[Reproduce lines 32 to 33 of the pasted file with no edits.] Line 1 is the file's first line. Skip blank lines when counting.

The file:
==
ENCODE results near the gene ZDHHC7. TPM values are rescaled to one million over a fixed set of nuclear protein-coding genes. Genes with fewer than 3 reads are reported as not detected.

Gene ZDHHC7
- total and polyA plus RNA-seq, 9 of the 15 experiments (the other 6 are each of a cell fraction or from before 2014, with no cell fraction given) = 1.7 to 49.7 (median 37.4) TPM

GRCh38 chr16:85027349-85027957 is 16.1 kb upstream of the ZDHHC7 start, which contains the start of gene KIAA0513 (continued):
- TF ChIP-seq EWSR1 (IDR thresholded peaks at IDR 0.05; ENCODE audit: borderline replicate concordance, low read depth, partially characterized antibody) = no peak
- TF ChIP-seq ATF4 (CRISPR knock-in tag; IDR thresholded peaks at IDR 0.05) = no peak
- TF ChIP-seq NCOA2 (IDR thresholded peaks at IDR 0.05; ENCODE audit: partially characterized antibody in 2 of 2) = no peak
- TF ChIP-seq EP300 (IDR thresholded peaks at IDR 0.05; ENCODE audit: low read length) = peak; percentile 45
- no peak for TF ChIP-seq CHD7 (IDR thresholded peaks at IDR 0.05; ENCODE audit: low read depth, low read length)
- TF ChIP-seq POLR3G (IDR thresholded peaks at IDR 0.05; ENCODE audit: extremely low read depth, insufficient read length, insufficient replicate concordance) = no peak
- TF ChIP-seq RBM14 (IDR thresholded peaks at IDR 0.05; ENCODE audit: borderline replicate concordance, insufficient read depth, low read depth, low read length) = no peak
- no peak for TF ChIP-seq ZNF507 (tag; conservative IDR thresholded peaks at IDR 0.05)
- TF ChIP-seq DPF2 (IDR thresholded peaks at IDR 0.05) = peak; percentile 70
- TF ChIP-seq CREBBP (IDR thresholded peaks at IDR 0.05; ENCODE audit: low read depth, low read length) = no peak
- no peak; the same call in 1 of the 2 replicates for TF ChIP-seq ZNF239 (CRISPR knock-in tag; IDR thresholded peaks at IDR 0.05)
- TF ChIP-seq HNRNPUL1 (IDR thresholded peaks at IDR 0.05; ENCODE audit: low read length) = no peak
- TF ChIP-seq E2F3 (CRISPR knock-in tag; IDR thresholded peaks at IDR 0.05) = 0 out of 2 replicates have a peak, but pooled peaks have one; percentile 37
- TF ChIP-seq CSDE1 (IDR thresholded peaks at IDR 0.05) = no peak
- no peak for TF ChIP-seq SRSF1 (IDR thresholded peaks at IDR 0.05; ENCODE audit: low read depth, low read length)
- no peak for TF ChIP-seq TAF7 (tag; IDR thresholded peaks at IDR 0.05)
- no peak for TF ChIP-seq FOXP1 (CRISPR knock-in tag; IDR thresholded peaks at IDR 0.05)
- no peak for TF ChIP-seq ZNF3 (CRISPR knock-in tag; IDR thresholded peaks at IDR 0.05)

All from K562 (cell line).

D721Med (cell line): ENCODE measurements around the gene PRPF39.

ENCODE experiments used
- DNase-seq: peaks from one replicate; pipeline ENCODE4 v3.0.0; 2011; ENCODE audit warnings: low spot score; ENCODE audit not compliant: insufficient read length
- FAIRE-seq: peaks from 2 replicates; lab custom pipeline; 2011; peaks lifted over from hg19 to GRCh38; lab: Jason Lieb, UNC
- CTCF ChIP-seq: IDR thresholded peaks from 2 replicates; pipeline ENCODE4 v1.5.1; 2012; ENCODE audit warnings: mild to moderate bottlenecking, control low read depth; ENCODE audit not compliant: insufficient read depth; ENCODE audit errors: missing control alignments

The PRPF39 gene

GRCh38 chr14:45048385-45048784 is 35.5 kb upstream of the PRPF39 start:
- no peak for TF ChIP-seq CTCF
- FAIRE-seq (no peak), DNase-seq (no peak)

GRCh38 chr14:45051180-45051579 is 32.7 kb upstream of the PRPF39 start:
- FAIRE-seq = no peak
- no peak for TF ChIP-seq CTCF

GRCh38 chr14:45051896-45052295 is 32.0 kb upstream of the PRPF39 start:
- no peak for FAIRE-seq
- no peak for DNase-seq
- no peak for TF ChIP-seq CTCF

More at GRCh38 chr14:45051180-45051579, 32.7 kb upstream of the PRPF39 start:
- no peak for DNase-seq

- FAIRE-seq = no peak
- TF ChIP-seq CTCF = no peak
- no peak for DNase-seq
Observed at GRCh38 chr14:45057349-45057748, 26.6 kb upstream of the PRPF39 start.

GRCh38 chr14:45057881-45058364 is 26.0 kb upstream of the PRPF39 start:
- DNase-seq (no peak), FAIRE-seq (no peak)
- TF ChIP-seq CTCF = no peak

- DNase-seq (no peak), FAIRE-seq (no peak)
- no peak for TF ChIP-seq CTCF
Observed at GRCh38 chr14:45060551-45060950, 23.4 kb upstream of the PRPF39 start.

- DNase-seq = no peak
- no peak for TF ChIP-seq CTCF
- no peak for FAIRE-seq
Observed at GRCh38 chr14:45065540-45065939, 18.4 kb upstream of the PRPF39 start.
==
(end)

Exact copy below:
- FAIRE-seq (no peak), DNase-seq (no peak)

GRCh38 chr14:45051180-45051579 is 32.7 kb upstream of the PRPF39 start: